count. Even though the Engagement Letter is broad, it does
not answer that question." FBR, 2013 WL
5408848, at *3. Due to the ambiguity, the Court remanded the
case back to the Bankruptcy Court for a bench trial to
consider extrinsic evidence and decide which restructurings
were contemplated under the agreement.
evidence introduced at trial proved inconclusive on this
issue. The Bankruptcy Court's findings of fact adeptly
explain the impasse, see, In re River Road Hotel
Partners, LLC, 520 B.R. 691 (Bankr. N.D.Ill. 2014); the
following is only a brief recap. FBR's witnesses
testified that they understood the contract at the time of
drafting in the terms most favorable to their side. For
example, Brian Taylor, a director at FBR who helped draft the
engagement letter, testified that he did not intend the
restructuring fee's payment to be conditioned on
FBR's success as opposed to some other party. He claimed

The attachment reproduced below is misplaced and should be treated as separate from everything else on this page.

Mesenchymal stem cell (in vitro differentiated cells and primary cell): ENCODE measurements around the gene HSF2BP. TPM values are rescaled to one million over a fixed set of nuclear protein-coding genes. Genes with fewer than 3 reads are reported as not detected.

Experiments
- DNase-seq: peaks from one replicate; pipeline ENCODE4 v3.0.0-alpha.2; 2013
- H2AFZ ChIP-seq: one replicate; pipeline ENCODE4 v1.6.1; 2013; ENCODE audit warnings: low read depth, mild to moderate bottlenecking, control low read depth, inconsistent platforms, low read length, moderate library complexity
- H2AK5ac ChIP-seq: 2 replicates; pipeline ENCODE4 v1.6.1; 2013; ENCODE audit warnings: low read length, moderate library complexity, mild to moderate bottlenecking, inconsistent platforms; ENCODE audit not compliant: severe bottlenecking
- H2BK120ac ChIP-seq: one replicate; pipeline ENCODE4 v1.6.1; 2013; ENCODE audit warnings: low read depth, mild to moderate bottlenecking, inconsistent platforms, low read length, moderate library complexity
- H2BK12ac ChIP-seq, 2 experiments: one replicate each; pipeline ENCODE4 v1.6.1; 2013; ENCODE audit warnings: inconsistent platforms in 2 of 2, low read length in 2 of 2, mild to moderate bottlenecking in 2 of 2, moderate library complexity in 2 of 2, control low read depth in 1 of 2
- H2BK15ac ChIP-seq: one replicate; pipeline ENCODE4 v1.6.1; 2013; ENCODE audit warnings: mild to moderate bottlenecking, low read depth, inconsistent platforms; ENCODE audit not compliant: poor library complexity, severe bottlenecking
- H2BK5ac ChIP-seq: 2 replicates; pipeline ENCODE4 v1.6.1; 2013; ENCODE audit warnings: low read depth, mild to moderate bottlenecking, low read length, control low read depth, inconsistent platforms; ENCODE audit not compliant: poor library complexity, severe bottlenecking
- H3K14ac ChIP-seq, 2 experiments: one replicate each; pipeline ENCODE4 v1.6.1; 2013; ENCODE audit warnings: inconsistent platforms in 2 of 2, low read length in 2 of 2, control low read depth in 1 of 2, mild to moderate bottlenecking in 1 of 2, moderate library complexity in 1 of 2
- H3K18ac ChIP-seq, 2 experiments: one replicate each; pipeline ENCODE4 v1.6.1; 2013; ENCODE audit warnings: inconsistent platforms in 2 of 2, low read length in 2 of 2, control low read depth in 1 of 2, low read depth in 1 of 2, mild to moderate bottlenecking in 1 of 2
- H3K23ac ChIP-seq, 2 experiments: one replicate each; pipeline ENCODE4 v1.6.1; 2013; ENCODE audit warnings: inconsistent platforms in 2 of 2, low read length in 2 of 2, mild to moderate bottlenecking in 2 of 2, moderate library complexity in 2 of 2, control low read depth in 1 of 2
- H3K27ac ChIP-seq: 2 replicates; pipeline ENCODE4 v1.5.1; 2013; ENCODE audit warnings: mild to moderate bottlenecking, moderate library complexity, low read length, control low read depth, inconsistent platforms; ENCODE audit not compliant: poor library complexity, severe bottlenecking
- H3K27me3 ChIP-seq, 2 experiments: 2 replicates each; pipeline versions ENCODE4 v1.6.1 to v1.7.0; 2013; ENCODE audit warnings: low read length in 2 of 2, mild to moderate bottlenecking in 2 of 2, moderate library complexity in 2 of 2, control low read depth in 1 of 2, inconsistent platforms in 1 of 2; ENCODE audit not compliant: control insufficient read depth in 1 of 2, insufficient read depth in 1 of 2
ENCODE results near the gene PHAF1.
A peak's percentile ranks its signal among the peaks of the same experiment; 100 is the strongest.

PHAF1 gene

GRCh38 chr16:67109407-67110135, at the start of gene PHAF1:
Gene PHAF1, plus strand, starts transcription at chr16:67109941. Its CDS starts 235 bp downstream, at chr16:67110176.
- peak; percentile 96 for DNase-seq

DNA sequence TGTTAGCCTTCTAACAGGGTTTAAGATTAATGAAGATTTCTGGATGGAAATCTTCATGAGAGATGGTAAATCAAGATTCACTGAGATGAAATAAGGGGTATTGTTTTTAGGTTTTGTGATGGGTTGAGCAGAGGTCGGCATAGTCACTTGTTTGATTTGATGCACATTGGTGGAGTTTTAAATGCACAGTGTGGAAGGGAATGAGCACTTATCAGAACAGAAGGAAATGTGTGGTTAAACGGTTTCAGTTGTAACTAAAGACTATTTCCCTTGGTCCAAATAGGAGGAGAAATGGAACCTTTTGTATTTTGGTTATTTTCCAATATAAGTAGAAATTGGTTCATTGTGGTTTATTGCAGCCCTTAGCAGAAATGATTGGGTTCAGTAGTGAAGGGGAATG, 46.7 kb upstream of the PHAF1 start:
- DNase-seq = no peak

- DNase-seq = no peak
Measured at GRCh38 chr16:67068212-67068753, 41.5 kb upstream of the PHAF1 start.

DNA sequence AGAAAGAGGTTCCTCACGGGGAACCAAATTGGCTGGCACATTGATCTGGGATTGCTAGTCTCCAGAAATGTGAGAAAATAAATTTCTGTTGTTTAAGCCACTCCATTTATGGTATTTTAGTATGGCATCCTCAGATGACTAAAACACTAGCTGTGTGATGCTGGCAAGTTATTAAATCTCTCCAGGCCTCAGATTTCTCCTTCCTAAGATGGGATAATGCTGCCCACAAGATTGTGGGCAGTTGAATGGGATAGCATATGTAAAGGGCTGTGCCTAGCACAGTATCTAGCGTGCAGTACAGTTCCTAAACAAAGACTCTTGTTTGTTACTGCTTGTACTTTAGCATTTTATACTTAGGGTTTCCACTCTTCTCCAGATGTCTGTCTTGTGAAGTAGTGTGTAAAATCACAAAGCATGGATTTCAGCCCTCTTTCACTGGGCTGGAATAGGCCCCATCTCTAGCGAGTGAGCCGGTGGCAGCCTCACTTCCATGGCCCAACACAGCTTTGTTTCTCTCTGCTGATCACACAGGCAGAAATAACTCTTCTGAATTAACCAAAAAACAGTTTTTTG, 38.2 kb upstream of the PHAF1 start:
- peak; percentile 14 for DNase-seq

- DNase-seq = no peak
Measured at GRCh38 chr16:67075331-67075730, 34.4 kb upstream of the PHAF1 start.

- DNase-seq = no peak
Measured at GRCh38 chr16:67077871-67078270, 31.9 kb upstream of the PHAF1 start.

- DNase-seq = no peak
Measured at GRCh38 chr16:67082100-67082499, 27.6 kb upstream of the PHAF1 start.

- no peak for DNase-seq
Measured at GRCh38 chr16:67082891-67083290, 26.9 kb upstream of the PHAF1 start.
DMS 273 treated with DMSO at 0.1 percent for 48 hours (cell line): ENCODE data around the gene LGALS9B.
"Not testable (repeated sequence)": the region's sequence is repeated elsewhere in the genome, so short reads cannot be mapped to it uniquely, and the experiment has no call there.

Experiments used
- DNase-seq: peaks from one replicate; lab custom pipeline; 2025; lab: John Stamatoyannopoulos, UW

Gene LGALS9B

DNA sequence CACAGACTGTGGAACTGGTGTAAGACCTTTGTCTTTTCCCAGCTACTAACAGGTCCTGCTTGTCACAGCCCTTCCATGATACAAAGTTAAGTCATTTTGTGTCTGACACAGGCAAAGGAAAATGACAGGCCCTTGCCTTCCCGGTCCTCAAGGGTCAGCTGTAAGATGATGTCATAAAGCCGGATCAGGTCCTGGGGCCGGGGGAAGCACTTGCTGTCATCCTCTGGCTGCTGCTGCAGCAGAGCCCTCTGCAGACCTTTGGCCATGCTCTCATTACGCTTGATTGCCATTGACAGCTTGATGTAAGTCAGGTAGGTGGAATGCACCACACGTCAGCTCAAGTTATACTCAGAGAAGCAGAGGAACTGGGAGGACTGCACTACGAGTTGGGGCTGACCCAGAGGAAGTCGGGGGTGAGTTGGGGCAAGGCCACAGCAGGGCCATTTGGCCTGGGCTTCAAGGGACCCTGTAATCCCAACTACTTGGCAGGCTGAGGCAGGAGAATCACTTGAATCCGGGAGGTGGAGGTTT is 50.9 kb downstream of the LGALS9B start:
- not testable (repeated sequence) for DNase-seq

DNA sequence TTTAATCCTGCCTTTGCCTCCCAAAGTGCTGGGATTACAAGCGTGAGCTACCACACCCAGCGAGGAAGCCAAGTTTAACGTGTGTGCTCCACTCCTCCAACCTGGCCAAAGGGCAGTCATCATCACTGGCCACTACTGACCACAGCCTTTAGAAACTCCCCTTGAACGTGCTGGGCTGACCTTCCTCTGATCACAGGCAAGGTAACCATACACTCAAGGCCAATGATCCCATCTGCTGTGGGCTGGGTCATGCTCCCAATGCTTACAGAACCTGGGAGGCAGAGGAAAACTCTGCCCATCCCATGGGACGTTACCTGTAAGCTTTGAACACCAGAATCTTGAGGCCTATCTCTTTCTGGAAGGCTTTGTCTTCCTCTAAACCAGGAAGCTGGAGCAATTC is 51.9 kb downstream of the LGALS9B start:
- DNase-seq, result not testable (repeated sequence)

that FBR never would have accepted such a deal. Steven
Goldberg, another key employee of FBR, made similar
statements when deposed. David Neff, counsel for the Debtors,
had input into the proposed Retention Order. He made some
modifications to a draft, but added no language to make
payment of the restructuring fee explicitly contingent on
FBR's closure of a deal. At trial, he did not offer a
clear rationale for why he failed to include more specific
language that would support the interpretation of the
engagement letter now advanced by Bletchley. Neff merely
insisted that the Retention Order should reflect that payment
of the fee be contingent on a restructuring
"contemplated by the engagement letter." And to
reiterate, the engagement letter broadly defines a
restructuring without reference to a particular party.
Bankruptcy Court ultimately found that the Debtors were
responsible for the ambiguity and so it should be construed
against Bletchley; the court thus ruled in favor of FBR and
ordered Bletchley to pay the restructuring fee. This Court
reviews the Bankruptcy Court's findings of fact for clear